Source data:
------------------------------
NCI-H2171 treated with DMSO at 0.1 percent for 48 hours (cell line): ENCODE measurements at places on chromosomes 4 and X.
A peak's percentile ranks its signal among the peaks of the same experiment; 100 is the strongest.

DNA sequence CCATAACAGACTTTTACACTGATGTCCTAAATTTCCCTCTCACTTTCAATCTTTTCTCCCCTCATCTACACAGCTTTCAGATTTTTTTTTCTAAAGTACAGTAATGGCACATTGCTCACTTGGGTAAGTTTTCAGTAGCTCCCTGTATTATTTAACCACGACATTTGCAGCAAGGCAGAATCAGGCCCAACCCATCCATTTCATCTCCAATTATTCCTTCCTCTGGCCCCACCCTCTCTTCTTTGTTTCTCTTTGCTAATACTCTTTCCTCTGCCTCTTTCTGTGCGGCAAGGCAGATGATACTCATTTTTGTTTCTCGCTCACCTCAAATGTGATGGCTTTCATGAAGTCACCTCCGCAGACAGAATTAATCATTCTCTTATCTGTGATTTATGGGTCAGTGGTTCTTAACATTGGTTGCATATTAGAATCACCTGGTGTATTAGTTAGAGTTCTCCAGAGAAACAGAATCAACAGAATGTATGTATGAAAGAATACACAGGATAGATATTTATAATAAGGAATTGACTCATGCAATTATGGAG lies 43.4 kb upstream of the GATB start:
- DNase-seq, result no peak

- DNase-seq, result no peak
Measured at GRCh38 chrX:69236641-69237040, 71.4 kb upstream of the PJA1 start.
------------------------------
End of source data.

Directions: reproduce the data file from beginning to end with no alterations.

NCI-H2171 treated with DMSO at 0.1 percent for 48 hours (cell line): ENCODE measurements at places on chromosomes 4 and X.
A peak's percentile ranks its signal among the peaks of the same experiment; 100 is the strongest.

DNA sequence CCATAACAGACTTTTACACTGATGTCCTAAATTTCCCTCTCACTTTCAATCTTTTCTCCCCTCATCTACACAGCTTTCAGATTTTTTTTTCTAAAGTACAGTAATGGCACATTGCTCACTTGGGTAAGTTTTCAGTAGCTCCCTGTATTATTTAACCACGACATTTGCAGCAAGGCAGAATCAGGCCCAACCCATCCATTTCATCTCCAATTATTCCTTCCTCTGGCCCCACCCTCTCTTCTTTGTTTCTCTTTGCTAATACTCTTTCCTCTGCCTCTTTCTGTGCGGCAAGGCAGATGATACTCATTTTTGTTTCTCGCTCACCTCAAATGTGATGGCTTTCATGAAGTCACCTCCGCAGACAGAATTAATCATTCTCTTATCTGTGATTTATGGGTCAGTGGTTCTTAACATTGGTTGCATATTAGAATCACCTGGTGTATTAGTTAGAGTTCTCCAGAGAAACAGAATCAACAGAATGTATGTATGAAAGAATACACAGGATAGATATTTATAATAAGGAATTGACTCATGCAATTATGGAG lies 43.4 kb upstream of the GATB start:
- DNase-seq, result no peak

- DNase-seq, result no peak
Measured at GRCh38 chrX:69236641-69237040, 71.4 kb upstream of the PJA1 start.